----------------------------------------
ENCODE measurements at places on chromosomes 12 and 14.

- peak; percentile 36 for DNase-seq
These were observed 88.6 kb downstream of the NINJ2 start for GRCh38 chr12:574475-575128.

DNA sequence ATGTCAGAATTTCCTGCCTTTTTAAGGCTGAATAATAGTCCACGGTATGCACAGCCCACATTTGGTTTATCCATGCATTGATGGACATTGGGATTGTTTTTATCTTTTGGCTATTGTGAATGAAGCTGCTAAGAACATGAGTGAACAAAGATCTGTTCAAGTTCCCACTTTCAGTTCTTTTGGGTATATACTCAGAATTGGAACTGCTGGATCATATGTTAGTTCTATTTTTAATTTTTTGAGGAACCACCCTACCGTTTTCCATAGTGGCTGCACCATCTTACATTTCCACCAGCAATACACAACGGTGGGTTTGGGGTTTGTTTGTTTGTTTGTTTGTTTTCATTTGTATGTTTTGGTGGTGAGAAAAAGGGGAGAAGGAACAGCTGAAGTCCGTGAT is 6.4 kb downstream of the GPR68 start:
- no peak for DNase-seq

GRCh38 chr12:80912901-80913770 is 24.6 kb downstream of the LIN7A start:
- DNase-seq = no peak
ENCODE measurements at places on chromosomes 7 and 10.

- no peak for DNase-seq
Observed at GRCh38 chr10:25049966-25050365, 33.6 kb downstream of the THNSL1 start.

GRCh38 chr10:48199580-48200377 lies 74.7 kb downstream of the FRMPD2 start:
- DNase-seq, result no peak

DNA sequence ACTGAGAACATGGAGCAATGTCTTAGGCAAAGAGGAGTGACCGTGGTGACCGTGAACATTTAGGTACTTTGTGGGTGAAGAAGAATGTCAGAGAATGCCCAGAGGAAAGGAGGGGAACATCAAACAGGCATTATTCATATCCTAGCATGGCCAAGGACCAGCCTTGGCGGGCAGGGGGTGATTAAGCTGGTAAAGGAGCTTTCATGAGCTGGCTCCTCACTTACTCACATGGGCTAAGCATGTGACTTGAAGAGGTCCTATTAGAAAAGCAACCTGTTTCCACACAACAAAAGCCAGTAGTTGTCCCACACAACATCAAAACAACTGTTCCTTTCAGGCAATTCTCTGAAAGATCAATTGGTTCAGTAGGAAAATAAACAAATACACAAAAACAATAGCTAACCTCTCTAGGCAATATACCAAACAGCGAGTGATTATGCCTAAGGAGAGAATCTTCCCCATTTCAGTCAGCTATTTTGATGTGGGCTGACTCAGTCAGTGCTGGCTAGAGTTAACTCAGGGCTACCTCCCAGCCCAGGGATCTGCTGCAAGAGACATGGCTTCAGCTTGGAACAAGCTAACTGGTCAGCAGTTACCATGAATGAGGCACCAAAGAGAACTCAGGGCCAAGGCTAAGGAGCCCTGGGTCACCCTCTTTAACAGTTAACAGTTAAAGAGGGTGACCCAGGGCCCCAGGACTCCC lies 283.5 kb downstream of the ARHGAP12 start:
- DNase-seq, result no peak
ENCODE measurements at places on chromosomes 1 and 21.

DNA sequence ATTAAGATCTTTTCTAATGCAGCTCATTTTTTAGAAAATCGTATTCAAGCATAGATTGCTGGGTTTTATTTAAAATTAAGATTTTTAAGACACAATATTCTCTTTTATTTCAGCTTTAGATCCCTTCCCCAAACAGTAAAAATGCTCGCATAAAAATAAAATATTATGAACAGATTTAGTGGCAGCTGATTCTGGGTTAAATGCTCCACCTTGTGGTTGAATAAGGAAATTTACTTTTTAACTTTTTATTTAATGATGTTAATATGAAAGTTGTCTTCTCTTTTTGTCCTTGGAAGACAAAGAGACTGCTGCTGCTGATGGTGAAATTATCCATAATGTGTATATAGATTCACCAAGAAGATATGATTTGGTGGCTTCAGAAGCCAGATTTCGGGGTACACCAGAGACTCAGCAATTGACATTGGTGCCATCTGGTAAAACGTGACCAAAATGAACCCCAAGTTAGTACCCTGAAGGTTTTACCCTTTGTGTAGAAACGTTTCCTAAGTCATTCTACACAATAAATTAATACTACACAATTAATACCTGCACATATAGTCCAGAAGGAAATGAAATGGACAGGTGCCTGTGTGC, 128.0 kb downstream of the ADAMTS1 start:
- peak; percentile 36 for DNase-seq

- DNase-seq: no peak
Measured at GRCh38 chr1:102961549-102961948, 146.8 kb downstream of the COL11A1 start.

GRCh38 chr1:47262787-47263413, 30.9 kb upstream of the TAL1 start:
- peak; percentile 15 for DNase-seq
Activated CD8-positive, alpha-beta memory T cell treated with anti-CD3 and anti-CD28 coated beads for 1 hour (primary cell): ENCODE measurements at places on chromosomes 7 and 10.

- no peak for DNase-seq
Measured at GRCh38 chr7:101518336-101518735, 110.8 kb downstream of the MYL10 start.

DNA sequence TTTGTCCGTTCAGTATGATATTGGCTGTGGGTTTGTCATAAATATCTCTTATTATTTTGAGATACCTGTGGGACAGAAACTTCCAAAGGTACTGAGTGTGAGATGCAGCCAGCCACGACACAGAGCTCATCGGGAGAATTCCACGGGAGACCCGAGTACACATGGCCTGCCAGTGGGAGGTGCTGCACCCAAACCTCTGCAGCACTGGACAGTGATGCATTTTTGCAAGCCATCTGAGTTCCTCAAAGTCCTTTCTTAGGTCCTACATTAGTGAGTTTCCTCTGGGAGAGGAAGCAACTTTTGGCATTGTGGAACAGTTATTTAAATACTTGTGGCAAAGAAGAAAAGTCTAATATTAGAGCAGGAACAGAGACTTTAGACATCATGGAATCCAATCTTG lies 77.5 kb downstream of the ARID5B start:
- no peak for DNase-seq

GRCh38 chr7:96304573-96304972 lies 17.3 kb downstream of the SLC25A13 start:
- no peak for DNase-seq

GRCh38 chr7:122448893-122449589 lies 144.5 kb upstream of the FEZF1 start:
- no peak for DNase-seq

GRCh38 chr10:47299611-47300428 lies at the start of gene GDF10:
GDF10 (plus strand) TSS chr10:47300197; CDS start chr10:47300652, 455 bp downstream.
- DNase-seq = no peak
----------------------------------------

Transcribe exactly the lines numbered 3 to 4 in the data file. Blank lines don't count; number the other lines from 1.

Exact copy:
These were observed 88.6 kb downstream of the NINJ2 start for GRCh38 chr12:574475-575128.

DNA sequence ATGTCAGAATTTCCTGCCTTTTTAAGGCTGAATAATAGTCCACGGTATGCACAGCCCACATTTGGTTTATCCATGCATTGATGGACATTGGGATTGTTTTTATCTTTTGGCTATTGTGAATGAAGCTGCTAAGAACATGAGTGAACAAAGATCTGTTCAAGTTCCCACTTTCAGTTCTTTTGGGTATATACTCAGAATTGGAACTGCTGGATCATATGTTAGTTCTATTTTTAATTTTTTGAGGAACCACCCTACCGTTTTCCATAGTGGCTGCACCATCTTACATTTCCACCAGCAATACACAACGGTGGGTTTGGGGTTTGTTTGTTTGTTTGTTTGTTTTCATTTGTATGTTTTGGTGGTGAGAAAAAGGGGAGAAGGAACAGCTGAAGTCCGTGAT is 6.4 kb downstream of the GPR68 start: